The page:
Grief is a subject that's been on my mind quite a bit over the last few months, as I've lost several people within my extended circle. Obviously, grief can refer to a variety of situations, but for this post, I'm choosing to focus on the grieving that follows the death of a loved one. My own experience with mourning has been pretty limited. I've found some ways to help myself work through loss (journaling, looking through photos, writing a letter to the family about their loved one), but I wanted to learn more about walking alongside others as they grieve.
I came across this article that contains some great ideas for reaching out to a family in mourning in the time between the death and the funeral. This second article offers thoughts on how to serve the family beyond the funeral. (Scroll down on both links.)
I asked Monica to read the first article and to offer her perspective, following the recent loss of her father-in-law. Here is what she had to say in response to the ideas from the article:
It is important to remember that we aren't thinking clearly when going through a death. When someone asks, "What can I do?", it is harder to ask for help than if someone makes a specific offer: "What night can I bring dinner?" One thing I'd share after experiencing this is to please not get your feelings hurt if your offer to help is declined, especially if we later take someone else up on a similar offer. Our minds are reeling from the news of the death and from the sheer amount of things to do, think about and process in the first few days.
Some notes about food: in our case, lots of food was taken to my mother-in-law's. It was a big help to her and she had several family members staying with her. Two especially nice things she received were rotisserie chickens and a bouquet of fruit for guests to nibble on.
Childcare was a big need for our household - there were several times when I needed at least one of our children cared for. I so appreciated the offers and help in this - we did not have to worry about who was with our children and if they were doing ok. I also appreciated the flexibility of the caregivers as we were undecided about which girls would go with us when. One friend offered to stay at our house the day of the funeral and it was such a help - in addition to watching our two youngest children, she emptied the dishwasher and re-loaded it, chopped some peppers and cut up a chicken for me while she was here!
The article offers a great list of suggestions! I am hopeful that I will be available to the opportunities to me to serve others as we were served recently during our loss. Here are a few other thoughts:
* Try to limit phone calls - we were amazed and shocked at how chaotic our house became. The phone was ringing off the hook, we were working to complete necessary tasks for the services, extra family was stopping by, etc. It was exhausting, and I don't exactly know how I would suggest to change that. One thought is that if you have a friend going through a loss - you could consider coordinating the efforts of several friends and serve as the spokesperson. Getting only one or two calls from you rather than one or two each from several friends would really make a difference. (Carrie's note: see paragraph below for a specific resource to help you with this task.)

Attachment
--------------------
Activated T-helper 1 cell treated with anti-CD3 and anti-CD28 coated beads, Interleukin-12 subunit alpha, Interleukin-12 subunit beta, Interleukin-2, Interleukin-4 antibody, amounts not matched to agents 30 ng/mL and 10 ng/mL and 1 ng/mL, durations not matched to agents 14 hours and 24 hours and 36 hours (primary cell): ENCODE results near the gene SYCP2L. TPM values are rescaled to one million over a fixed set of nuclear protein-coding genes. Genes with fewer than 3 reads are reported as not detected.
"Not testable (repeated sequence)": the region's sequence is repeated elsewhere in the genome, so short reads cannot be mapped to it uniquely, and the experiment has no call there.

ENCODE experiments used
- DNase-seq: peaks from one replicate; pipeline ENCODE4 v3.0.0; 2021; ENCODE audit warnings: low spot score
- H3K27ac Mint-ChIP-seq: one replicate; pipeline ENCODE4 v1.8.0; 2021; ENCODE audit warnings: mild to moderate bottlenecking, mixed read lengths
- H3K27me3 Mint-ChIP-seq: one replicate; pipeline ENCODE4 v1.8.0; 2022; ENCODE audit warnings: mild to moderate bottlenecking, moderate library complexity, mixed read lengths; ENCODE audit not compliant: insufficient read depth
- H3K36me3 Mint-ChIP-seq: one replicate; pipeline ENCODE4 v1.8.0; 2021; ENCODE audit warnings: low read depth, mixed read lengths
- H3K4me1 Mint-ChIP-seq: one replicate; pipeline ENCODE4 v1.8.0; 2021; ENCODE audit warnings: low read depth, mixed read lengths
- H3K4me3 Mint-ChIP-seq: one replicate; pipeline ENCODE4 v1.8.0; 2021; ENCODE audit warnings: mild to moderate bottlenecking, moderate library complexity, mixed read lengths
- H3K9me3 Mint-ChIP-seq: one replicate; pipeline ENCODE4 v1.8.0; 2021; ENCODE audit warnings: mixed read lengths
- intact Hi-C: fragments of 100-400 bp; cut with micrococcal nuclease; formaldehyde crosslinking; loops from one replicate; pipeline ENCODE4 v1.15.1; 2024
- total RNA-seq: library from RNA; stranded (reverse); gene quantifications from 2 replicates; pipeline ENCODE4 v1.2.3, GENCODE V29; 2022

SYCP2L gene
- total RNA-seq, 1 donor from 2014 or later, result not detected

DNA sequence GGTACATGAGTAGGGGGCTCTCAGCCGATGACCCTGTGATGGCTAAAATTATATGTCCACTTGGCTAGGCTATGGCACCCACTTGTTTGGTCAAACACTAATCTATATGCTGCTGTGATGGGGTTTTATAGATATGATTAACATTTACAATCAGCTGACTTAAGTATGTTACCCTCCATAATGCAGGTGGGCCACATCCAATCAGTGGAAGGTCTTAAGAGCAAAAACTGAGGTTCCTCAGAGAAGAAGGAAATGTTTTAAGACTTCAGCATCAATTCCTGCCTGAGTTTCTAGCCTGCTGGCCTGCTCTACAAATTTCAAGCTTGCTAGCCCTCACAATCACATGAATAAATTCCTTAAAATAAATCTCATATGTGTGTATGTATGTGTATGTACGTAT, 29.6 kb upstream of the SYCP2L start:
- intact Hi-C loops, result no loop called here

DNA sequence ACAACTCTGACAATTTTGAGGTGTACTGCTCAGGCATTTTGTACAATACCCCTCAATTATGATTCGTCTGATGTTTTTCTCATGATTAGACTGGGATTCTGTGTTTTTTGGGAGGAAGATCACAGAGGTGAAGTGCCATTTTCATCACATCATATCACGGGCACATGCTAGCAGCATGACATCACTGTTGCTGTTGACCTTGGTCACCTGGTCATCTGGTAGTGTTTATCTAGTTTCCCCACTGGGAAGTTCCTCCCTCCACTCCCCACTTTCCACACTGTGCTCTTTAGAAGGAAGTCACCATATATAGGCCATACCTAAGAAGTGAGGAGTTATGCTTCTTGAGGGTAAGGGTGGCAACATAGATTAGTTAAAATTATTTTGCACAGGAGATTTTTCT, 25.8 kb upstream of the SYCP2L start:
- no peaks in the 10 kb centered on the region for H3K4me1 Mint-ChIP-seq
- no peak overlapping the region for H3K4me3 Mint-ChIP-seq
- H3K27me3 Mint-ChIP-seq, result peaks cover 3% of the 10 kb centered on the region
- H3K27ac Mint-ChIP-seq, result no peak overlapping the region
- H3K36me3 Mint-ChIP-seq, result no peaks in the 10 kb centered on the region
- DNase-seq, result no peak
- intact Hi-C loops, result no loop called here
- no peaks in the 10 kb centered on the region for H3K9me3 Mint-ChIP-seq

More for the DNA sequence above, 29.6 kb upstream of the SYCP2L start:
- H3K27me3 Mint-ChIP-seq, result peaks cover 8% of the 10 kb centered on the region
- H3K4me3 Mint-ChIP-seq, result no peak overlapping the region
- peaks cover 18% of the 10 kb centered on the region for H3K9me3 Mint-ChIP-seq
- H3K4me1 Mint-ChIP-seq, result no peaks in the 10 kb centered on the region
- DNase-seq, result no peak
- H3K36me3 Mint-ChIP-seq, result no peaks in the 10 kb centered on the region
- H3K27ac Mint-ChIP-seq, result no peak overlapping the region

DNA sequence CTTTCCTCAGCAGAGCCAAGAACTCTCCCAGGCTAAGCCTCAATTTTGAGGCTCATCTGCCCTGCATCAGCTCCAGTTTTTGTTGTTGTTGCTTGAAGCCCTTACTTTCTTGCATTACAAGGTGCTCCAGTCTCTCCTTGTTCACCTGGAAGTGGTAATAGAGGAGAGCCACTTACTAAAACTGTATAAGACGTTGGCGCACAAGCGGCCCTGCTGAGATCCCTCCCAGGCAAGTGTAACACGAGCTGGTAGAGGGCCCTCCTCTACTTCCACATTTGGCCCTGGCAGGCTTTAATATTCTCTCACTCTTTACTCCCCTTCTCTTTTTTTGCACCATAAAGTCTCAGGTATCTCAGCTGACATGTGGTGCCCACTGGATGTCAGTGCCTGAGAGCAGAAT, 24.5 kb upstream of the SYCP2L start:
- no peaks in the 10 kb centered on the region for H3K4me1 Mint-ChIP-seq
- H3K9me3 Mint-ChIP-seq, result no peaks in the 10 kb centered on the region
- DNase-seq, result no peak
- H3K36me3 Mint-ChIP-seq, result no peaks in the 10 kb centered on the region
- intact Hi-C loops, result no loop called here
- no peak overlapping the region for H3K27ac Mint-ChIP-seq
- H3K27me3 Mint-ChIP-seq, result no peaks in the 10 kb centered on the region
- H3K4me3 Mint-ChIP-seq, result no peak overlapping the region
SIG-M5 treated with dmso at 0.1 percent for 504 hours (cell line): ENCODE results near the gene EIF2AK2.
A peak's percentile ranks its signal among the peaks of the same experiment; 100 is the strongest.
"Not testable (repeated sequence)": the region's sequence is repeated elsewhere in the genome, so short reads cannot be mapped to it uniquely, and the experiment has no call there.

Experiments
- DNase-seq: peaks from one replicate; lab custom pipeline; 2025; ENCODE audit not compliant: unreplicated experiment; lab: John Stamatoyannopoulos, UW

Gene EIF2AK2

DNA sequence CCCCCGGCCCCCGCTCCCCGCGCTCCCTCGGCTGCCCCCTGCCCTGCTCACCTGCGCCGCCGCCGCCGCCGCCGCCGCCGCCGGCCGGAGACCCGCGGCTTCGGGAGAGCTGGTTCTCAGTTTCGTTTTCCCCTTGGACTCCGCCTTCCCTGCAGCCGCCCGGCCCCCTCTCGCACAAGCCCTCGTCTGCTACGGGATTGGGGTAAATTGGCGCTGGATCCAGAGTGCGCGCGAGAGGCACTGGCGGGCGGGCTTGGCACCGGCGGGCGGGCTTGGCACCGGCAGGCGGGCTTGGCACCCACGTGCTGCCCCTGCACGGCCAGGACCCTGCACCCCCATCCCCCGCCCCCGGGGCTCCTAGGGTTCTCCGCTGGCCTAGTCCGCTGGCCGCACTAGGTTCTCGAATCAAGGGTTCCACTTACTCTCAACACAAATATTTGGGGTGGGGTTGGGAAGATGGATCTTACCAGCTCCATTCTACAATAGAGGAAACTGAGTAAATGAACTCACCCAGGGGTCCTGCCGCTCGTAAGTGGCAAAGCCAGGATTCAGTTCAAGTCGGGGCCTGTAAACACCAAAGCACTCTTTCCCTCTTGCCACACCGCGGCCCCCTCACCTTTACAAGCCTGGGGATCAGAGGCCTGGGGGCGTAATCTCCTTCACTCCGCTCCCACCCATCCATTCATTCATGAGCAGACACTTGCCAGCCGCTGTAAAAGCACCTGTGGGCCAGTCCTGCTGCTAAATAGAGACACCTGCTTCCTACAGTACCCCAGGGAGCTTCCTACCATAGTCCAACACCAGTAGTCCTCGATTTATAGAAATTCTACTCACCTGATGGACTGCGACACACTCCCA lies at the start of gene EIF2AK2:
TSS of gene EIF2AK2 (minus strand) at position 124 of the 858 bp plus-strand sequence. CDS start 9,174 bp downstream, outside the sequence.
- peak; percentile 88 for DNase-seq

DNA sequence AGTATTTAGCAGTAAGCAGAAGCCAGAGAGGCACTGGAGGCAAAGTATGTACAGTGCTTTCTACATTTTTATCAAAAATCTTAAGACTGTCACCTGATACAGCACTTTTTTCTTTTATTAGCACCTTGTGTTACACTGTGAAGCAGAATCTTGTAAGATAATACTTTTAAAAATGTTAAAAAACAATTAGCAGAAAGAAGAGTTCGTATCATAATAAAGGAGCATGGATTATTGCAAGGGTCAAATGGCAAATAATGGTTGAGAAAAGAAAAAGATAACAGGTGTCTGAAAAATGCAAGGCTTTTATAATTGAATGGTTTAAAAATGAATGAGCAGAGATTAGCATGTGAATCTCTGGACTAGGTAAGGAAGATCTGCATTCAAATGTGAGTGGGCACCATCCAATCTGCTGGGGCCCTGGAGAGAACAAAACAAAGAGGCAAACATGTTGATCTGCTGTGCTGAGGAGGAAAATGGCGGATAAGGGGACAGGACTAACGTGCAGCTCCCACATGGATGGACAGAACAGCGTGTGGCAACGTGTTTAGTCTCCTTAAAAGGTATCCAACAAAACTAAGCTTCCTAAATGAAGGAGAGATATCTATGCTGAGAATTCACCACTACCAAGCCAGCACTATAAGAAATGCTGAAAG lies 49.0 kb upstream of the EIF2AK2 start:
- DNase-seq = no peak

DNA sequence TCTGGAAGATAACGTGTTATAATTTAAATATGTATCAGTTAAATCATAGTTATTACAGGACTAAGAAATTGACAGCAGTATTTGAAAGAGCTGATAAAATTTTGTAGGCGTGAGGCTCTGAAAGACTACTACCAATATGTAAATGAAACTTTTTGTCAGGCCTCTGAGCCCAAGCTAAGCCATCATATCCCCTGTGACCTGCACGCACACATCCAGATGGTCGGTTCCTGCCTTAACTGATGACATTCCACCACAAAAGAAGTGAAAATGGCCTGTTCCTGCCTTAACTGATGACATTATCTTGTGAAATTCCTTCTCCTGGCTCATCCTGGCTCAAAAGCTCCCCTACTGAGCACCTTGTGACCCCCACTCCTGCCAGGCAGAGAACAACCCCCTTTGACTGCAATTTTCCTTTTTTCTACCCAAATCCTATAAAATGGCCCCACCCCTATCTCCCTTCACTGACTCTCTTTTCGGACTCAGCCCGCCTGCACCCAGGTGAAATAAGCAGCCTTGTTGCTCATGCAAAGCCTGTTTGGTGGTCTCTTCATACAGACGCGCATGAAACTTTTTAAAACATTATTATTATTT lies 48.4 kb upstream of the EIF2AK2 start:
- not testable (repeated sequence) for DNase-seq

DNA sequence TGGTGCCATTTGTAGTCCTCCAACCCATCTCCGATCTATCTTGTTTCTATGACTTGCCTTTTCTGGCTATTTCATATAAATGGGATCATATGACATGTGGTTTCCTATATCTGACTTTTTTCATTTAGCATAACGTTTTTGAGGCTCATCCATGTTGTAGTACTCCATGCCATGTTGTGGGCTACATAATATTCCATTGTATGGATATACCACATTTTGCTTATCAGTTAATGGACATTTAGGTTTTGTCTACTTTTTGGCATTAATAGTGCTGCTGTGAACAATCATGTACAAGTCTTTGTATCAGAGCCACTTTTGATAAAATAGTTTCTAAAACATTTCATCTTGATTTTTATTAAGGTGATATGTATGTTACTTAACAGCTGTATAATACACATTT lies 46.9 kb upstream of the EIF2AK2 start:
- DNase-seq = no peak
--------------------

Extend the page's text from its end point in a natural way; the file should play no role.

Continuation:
* A note on sending flowers: sending flowers to a funeral is a traditional way to show your love and sympathy to the family. We enjoyed seeing who had sent plants and flowers, but another idea would be to give a mum or tree that can be permanently planted in honor of the loved one. This was done for us and the gift keeps on giving- the flowers are long gone, but these gifts remain. If you do receive a large number of flowers, consider donating some to a nursing home - we did this and they were pleased to break up the arrangements and beautify the building for the residents!
* Plan special things for your children. It is easy for them to get brushed aside in all the grown up things going on. The week of the funeral, everything was so serious and there was a lot of sadness. The day after the service, I took the girls out for a day of fun, and it was such a help!
Thank you, Monica, for sharing your thoughts on how we can help our loved ones who are going through loss. Those of you who are reading, I'd love to hear your thoughts on all of this--please share your thoughts and ideas in the comments.
*As I mentioned earlier, I recently learned about this cool site, which coordinates meals, babysitting, housework and other needs for families experiencing illness, death or another major event. When I logged in to my friend's account, I was immediately able to see a calendar listing her family's needs. I think it's a brilliant idea because it helps the coordinator, recipients and giver to streamline what can be a very messy process of providing help. Simplicity is especially valuable in such a situation, as Monica's experience shows!
I have to acknowledge that today marks a year since I shared about my dad's diagnosis. He is doing incredibly well right now, but the past year has been a grieving process of its own. I am thankful to God for His hand on my dad--and on my whole family--during this time. I am also grateful I get to spend this Thanksgiving with my parents. Thank You, Jesus!!